Thursday, December 1 2022


The lack of affordable rental housing has reached a critical level in Whitefish as the conversion of long-term rentals to short-term vacation rentals continues at a steady pace.

Businesses in the city have limited opening hours due to a lack of staff. Tourism is at an all time high this summer, but businesses cannot fully take advantage of it as workers cannot find affordable places to live nearby.

These were some of the questions discussed during a roundtable on July 26 at Montana Tap House. The meeting was hosted by Ed Docter, owner of Tap House and Tamarack Ski Shop; Casey Malmquist, a local builder and developer; and Toby Scott, a member of the Whitefish Planning Board, hoping to form a group focused on the development of workforce housing.

“Basically our goal is to create something out of this,” Docter said, addressing a crowd of around 60 gathered at the meeting. “We have a lot of spirits here; we have a lot of people who want to help, no doubt.”

Lack of staff has become a constant headache for many businesses in Whitefish and Flathead Valley this year, and Docter said he couldn’t stand idly by and watch the city crumble. Due to the difficulties faced by his business, as well as many other shops, bars and restaurants in town, he arranged the meeting to get together to discuss their options for providing affordable housing for the workforce. local.

Docter said he plans to lose an employee every few days in August because they can no longer afford to live in Whitefish. He said in a recent online search that he found only one rental listed in Whitefish and that it was a low-income apartment, but his employees would not be there. right.

“My dishwasher is making too much money to qualify for this, but nowhere near enough money to buy the smallest condominium in this city – not at all, not at all,” he said. .

MALMQUIST, WHO called Whitefish home for 30 years, said he was discussing the housing issue with Docter and volunteered to consult on the project, offering his previous experience with workforce housing. He helped with a subsidized housing project in the Bakken Oilfields in North Dakota during the 2008 economic downturn. The oilfields were booming at the time, but the area had almost no housing available. for the influx of workers who settled there.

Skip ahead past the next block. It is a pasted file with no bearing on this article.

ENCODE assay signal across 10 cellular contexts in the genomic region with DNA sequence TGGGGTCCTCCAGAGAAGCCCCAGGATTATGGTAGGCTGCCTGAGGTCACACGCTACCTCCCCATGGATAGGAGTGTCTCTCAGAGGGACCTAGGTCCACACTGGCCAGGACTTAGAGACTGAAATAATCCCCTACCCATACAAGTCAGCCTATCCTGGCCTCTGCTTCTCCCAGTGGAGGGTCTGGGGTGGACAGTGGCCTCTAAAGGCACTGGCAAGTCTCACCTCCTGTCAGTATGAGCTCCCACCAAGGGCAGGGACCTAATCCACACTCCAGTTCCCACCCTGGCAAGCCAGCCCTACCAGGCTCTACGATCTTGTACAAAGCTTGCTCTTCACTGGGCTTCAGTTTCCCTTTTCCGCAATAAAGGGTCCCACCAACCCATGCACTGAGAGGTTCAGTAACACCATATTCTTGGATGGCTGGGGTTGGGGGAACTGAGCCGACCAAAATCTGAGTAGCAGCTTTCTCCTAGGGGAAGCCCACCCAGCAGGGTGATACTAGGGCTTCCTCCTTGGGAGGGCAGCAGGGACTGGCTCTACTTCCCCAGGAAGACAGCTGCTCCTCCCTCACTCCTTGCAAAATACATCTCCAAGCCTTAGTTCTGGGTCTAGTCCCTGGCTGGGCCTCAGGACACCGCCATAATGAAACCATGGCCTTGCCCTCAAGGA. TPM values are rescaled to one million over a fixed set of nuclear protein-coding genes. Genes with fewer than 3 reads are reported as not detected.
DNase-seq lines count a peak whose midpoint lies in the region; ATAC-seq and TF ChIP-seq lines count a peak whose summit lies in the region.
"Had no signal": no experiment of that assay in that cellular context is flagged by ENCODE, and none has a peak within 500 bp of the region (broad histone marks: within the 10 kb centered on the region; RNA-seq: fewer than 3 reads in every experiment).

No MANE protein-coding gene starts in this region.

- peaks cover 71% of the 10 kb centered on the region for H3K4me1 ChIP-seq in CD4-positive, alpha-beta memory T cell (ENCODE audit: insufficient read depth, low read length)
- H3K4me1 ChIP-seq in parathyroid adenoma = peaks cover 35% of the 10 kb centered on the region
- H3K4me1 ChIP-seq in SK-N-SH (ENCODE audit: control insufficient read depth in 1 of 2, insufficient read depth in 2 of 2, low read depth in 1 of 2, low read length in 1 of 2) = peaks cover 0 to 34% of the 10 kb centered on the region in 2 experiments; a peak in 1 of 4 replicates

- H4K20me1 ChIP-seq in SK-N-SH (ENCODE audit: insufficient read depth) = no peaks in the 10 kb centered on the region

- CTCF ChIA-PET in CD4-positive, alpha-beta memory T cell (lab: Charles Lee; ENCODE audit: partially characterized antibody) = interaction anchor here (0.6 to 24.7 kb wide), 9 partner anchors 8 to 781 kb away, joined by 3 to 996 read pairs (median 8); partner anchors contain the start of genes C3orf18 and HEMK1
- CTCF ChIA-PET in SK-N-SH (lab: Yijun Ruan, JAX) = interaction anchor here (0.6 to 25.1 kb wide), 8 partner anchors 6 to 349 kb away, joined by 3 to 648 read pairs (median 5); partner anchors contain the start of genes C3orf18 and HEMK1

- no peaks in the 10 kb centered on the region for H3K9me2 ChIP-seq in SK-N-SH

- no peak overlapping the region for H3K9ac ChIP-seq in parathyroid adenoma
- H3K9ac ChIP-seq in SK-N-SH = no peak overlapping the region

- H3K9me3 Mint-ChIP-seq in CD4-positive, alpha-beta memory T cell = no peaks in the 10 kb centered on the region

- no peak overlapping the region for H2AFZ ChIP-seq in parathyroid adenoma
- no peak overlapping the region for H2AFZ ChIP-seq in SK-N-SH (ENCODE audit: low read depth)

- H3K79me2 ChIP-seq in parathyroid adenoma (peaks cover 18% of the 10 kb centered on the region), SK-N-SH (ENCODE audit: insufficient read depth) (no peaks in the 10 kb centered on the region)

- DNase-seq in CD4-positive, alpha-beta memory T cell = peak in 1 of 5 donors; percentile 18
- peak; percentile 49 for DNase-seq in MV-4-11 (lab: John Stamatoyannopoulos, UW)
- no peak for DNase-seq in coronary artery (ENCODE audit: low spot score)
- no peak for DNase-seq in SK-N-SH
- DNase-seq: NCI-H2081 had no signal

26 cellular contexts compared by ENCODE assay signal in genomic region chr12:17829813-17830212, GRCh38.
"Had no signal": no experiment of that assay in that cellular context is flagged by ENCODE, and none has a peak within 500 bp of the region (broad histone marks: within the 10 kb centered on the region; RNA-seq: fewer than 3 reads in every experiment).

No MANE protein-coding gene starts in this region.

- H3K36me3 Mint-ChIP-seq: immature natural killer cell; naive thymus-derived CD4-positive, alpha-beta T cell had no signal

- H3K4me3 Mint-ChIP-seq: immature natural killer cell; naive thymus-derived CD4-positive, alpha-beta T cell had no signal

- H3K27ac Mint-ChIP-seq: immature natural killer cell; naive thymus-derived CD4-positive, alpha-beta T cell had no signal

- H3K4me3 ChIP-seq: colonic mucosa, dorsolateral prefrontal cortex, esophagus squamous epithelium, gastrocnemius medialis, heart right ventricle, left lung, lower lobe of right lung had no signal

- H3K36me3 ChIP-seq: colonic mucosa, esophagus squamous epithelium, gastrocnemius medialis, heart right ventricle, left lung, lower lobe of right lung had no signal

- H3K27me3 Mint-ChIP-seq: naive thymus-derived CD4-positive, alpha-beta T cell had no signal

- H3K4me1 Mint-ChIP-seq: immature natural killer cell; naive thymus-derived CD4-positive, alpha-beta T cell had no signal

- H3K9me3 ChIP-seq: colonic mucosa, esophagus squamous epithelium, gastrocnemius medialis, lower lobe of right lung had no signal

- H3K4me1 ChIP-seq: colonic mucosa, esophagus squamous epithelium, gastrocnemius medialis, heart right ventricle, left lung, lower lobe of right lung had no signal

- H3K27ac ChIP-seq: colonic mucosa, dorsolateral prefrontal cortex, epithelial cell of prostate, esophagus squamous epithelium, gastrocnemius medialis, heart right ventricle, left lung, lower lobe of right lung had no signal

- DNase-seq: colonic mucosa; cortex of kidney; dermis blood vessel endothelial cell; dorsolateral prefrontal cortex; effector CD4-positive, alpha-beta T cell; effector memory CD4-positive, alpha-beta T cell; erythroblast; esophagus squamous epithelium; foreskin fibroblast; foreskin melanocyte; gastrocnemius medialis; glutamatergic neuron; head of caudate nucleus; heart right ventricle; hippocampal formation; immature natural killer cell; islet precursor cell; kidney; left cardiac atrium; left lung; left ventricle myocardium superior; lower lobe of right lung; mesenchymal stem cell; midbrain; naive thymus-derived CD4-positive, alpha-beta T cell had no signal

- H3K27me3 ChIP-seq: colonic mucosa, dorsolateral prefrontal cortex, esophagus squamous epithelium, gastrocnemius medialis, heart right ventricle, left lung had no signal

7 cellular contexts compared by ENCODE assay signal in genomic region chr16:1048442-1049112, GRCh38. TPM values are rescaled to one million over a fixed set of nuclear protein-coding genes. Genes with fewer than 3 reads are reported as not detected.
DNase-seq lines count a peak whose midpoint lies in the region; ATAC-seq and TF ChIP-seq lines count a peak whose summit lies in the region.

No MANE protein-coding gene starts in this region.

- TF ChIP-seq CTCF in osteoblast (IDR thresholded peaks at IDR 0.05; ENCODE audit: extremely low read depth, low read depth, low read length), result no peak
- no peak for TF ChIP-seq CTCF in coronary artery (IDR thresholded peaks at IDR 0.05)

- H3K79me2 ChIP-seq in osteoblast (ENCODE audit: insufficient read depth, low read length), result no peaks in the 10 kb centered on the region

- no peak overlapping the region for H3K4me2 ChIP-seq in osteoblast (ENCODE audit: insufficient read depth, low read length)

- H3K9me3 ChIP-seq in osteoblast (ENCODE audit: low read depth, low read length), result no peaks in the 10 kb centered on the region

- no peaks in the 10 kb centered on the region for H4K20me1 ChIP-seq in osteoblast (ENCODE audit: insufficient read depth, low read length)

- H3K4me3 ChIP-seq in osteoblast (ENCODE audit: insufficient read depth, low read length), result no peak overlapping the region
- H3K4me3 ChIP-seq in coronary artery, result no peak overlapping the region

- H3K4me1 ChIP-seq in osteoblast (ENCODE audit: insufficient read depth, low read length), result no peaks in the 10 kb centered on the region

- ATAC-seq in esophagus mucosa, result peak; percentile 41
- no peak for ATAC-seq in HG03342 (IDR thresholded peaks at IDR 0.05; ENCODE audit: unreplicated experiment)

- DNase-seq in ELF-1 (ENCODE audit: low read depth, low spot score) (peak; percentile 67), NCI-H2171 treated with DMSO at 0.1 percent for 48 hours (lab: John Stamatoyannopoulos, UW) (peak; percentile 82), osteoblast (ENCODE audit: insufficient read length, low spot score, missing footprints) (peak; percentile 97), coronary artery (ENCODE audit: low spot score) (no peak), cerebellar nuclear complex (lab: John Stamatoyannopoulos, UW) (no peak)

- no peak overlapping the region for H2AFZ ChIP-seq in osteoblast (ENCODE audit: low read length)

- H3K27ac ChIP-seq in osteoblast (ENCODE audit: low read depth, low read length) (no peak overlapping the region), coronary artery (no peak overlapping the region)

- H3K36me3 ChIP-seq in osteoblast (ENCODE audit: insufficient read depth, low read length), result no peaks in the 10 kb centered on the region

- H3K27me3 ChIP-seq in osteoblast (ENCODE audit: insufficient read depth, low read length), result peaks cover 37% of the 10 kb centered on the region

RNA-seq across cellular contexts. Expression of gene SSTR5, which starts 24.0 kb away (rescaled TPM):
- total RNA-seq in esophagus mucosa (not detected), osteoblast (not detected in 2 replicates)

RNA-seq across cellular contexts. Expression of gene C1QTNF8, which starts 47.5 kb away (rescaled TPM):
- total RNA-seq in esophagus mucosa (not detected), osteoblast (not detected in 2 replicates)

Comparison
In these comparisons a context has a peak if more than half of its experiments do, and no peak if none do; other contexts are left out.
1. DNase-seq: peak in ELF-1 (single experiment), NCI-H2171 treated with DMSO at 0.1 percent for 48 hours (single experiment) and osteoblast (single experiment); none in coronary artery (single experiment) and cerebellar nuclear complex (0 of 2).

The company he was involved with built around 1,000 residences, not a typical “man camp” for housing labor in the oilfields. The company has built high-quality apartments, townhouses and single-family homes, Malmquist said.

“We kind of looked at this project as colonizing the moon. We had to create a base and sort of build from there,” he said. “It was the most successful business in the Bakken because it focused on people and provided a high standard of housing.”

Malmquist hopes to build on what he has learned from this project and apply it to the current situation in Whitefish. He said the city’s housing crisis had been worsening for years.

Malmquist, like Docter, is hoping to see the town of Whitefish, business owners and concerned citizens come together to create solutions for workforce housing and bring people together in a meeting last week was a beginning.

“The community will have to do this,” said Malmquist. “This community has had so many successful public-private partnerships – the performing arts centers, the library, the Wave, the rink. We have done it before and we can do it again.

“We’ve been talking about this for years,” said of the housing crisis. “It’s here. It’s critical. It’s at a crisis level right now.”

Scott said he is involved as a concerned citizen. He walks up Central Avenue, sees several businesses closed on a weekday, and wants to help change that.

COLLECTED ORGANIZERS contact details of those who attended the meeting and said they hope people with specific skills come forward to help with the effort, such as lawyers, developers, realtors, bankers and builders individual.

Several people shared stories and asked questions during the meeting, including business owners, city officials and representatives from the Whitefish Housing Authority. An affordable housing developer from Missoula also attended the meeting and offered ideas for moving housing projects forward quickly.

City manager Dana Smith said the city was interested in potential ways to partner with businesses to improve the housing situation for the workforce.

“The city can’t do it alone. I think we all understand that,” Smith said. “But we have the housing authority working with the businesses, and I think we can solve this problem together; there is a lot to be done. We have strategies that we are working on, but nothing that will not be the silver bullet. to solve this problem, so the more partnerships we can create and maintain, the better.

The purpose of the meeting was not to resolve the Whitefish housing crisis overnight, but Docter said he hoped it would be a place to start.

“I don’t know how I’m going to do it. I don’t know how I’m going to move forward,” he said of his own struggling business. “But the only way for me to move forward, like many of you, is to know that the help is on the way. That’s what we need; the help has to be on the way. “



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